There had been concerns quietly muttered by organisers that maybe few Aucklanders would take the time on their anniversary day to attend, that fear quickly evaporated as the hall at Kelston Girls College rapidly filled to capacity and spilled outside. Around 700 Labour faithful packed the venue and hoped Cunliffe’s state of the nation address would prove why he should be leader.
They were not disappointed.
$60 a week for children 3 and under for households with a combined income of $150 000 pitches directly at Labour core values and including beneficiaries into this plan is the first direct action against inequality any Government has attempted.
Cunliffe set the scene of NZ far less optimistic than the one Key had envisioned last week.
-Housing costs in Auckland up 15%
-Milk, cheese and eggs up 7%
-Meat and chicken up 8%
-8% interest rates equalling an extra $136 per week for most mortgages
-National gave billions in tax cuts, sold off public assets and handed over corporate welfare to casinos, movie moguls and smelters.
-Top 10% own 50% of our wealth.
-Bottom 50% owns just 5% of wealth.
-Between 1984 and 2011 the top 1% rose nearly 10 times as fast as the bottom 10%.
After making the case for the decay of the egalitarian state, Labour’s solutions were clearly set…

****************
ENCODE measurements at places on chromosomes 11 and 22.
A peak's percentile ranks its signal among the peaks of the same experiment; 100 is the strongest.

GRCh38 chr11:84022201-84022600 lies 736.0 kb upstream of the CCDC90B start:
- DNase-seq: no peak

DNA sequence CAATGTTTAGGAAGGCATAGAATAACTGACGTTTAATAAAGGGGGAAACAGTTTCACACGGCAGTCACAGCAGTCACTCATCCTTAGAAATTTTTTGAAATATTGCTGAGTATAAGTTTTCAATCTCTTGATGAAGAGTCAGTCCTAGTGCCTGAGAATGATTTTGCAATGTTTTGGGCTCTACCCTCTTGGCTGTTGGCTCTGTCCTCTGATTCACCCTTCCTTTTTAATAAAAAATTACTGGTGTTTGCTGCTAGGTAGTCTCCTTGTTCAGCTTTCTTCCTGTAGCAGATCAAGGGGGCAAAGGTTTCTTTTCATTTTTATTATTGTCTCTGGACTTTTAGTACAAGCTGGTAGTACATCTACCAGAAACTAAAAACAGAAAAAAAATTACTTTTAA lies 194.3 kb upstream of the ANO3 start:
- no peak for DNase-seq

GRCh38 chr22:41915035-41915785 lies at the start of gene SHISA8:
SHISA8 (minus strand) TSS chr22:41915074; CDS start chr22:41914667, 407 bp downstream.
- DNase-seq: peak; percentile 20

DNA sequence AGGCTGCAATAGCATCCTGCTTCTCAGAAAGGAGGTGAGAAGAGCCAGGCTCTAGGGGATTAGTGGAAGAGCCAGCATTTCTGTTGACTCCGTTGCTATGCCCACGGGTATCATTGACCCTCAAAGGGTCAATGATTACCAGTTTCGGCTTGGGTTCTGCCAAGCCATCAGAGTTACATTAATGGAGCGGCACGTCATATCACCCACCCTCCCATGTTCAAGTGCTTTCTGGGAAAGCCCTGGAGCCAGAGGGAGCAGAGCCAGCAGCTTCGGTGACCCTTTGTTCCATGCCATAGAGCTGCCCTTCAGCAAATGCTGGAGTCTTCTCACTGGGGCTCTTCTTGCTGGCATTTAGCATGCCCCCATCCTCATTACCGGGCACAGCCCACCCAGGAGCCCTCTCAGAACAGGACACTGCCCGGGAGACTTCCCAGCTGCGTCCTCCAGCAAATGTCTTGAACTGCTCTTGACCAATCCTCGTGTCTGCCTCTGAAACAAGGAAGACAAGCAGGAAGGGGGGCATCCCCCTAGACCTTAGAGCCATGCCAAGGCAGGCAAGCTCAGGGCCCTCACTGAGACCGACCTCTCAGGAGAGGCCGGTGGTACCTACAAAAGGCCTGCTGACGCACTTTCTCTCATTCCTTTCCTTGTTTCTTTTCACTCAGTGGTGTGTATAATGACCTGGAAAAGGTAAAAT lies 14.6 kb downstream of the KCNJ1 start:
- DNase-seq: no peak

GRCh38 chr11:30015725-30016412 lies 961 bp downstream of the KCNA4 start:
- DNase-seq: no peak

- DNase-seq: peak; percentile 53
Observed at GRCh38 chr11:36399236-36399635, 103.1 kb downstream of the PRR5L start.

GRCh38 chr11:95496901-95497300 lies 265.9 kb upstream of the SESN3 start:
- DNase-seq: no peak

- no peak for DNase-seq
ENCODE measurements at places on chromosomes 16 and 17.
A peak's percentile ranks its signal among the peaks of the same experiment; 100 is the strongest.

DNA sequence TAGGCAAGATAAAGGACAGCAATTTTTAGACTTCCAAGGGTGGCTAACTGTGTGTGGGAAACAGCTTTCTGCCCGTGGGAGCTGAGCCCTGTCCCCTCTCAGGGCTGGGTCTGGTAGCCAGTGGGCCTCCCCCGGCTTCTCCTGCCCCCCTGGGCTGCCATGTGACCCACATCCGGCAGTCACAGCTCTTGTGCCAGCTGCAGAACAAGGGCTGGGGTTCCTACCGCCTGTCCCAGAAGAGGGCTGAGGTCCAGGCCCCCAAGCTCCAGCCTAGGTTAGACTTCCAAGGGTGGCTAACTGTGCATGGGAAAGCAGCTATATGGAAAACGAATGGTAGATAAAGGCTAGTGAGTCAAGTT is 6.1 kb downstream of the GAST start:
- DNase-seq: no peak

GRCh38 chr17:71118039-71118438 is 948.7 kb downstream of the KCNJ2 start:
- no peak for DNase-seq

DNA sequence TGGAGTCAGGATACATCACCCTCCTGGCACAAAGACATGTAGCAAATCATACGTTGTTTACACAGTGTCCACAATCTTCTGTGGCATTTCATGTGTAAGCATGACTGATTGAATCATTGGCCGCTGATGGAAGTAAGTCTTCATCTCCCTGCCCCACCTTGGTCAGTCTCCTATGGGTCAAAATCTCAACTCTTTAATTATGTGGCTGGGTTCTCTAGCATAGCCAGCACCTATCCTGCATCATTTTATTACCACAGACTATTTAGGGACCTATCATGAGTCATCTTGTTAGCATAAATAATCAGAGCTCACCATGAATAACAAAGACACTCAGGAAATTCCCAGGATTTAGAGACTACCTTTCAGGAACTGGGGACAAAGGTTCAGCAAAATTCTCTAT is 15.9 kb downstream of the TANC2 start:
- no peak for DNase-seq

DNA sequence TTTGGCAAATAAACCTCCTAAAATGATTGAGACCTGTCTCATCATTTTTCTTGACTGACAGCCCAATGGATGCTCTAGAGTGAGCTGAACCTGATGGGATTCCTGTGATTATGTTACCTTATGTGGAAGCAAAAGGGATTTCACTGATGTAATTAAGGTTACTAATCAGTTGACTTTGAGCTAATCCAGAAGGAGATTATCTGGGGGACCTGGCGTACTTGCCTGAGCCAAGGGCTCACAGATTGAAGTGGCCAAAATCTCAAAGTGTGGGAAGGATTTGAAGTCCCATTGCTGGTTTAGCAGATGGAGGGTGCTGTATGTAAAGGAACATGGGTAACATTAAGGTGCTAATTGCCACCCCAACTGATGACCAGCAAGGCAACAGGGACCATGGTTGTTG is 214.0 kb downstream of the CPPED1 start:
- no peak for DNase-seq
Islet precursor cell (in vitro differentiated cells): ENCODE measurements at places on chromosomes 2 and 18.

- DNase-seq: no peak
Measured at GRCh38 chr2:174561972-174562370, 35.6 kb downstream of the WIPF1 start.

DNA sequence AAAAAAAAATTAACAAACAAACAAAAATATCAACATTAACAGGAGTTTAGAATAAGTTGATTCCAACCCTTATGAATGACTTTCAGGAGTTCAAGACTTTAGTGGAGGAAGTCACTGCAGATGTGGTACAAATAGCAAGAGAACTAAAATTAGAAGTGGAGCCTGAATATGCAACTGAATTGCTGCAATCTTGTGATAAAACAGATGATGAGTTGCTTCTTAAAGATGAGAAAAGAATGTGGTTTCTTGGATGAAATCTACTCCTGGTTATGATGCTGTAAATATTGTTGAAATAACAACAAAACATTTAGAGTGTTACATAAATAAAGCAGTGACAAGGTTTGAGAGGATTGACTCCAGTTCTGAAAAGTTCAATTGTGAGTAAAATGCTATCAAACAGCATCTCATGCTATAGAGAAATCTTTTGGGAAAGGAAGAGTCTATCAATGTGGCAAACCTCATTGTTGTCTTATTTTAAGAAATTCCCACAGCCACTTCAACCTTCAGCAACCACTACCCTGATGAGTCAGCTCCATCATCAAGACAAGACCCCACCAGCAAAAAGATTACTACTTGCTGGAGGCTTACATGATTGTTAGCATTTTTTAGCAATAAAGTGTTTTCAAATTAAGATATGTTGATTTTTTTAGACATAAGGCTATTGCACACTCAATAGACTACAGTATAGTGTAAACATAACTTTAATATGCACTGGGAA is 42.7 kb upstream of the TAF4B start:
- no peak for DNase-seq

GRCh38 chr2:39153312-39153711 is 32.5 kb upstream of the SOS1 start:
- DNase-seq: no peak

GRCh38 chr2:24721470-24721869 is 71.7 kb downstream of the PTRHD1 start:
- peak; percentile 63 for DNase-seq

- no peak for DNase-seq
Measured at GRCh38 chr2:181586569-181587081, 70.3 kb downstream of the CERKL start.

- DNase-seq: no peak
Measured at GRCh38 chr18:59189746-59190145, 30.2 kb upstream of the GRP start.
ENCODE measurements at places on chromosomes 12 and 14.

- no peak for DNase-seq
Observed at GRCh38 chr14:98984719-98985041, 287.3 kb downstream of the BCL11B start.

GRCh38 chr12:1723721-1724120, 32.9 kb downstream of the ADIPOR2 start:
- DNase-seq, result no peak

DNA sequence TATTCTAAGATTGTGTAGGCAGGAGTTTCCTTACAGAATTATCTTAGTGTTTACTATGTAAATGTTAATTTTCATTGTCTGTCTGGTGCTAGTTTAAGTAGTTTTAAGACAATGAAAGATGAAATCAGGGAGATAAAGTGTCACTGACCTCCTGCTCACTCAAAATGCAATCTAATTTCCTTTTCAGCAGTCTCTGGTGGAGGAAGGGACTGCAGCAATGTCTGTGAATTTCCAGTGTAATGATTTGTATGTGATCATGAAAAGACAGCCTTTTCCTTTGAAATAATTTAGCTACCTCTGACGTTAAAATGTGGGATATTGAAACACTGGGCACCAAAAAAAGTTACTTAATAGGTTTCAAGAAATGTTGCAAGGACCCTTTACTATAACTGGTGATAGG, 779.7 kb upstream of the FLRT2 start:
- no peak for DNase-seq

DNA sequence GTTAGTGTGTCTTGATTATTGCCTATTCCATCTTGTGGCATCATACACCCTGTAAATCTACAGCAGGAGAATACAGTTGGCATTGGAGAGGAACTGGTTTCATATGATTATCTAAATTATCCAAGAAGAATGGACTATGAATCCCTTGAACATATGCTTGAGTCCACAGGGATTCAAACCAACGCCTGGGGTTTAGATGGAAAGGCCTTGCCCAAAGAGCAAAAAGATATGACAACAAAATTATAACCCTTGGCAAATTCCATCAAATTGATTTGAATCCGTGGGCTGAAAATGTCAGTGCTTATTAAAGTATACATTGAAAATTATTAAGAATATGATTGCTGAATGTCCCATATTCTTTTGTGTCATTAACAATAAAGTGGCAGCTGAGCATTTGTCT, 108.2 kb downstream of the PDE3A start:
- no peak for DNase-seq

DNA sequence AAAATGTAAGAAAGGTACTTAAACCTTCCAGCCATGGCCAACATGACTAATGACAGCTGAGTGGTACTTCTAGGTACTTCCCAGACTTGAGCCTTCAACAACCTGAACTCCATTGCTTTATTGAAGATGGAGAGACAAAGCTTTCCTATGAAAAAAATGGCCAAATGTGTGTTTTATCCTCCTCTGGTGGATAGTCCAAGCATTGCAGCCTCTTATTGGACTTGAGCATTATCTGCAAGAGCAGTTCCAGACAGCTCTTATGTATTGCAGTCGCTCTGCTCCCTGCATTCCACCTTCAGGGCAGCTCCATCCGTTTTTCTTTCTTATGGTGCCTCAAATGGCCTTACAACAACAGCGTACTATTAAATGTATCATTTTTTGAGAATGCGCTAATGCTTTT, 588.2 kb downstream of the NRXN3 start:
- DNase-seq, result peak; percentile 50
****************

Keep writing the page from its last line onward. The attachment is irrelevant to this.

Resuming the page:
-59 000 families receiving $60 per week for children 3 and under.
-Increasing free early childhood education to 25 hours.
-More early childhood centres.
-80% of pregnant mums getting antenatal checks by 10 weeks.
-Providing free antenatal classes for every expectant mum who wants them.
-Extending visits to WellChild providers for families that need extra support.
-Increase paid parental leave to 26 weeks.
Cunliffe was relaxed, made off the cuff jokes during the speech and managed to persuasively bat away any questions the media scrum tried to put to him on issues he had little interest in focusing on. Patrick Gower kept asking questions about cannabis reform after it was brought up with the Greens, Cunliffe’s best line when asked by Paddy to offer an opinion on Obama saying alcohol was less harmful than cannabis was to say, “I think Obama has more experience on that than me’.
It was an über confident Cunliffe on display, a stark comparison to the nervous and unsure performance Key put on last week for his state of the nation address.
By ensuring beneficiaries are included in this plan, Cunliffe has shown he’s not frightened to clearly define who Labour intend to support regardless of the beneficiary bashing culture National love to bait.
It was a best start for NZ and it was a great start for Labour.